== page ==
Review: Huawei Prism for T-Mobile
The Prism runs a stock build of Android 2.3.6 Gingerbread. Anyone familiar with the basic underpinnings of the Android operating system won't have a problem mastering the Prism in about 30 seconds.
It has five home screen panels for customization. While that ought to be be plenty of most users, the small screen size and lower resolution means things are packed more tightly on the home screen paensl. Widgets, in particular, are real estate hogs and can consume entire screens easily.
The main app menu is a vertical grid that can show 16 apps at a time. You scroll up and down to see all of them. The main app menu can't be customized at all, which is a bit disappointing. The apps are listed alphabetically, and cannot be rearranged, moved, or otherwise reordered to suit individual tastes.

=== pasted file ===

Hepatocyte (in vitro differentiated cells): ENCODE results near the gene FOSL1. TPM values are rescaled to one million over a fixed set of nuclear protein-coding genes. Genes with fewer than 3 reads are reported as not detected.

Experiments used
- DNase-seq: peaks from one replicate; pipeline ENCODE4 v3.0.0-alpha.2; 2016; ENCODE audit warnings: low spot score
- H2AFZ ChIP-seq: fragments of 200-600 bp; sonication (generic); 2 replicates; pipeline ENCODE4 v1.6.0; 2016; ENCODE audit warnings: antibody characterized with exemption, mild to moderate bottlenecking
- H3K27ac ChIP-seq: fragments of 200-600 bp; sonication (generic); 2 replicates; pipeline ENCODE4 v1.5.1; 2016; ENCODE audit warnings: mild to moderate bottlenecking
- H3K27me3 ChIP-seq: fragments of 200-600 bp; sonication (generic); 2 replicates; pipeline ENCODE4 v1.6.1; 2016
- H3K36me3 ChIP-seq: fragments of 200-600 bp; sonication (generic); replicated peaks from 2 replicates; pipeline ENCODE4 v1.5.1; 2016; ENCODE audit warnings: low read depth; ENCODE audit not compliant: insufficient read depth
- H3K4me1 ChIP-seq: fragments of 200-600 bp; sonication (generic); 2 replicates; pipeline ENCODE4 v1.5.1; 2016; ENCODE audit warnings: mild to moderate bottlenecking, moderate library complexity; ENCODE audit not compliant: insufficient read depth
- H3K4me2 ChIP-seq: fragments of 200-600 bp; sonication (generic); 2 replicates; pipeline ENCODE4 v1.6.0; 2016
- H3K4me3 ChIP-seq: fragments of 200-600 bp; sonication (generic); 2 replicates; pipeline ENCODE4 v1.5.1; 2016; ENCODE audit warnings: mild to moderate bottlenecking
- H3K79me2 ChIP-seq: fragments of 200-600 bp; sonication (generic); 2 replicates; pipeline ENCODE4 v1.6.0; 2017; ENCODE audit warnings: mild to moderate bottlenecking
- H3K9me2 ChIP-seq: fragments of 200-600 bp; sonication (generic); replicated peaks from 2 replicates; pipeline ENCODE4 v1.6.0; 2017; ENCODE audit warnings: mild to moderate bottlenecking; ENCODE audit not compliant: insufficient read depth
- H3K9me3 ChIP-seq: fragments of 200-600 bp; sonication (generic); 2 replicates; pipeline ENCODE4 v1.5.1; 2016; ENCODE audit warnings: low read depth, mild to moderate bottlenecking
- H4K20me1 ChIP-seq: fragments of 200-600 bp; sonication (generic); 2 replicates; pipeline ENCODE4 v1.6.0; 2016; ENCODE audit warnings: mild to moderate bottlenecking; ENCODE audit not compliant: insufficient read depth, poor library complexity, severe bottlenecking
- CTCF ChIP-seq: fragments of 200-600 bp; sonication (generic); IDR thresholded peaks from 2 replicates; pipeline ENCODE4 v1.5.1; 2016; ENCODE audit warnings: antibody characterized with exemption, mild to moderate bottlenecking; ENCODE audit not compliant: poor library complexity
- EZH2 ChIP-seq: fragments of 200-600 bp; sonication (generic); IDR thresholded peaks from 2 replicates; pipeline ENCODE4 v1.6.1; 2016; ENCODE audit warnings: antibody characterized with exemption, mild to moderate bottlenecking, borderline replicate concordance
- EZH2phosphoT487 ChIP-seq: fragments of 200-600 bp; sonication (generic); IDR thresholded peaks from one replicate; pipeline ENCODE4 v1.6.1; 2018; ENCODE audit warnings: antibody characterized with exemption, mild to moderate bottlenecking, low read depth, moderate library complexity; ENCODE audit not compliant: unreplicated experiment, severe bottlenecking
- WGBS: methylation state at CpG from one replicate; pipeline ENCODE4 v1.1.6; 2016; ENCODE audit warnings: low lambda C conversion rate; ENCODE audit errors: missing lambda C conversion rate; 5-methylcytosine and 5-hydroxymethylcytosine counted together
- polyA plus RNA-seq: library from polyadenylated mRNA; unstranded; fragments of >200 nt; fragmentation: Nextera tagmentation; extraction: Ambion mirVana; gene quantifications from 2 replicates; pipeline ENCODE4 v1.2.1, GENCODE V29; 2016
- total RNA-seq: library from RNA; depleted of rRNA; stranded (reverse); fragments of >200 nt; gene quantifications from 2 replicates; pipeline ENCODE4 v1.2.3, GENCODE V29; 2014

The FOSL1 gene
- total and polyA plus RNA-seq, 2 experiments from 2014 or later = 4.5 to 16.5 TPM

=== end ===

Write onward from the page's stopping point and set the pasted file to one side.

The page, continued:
As far as performance goes, the Prism does OK. It has a 600MHz Qualcomm S1 processor. That's old-school, man. Despite the slower engine and lack of multiple cores, screen transitions were mostly smooth and I didn't notice any stuttering or other performance problems. All the apps preloaded on the device performed flawlessly, but some photo-editing apps I downloaded were slow to respond to input.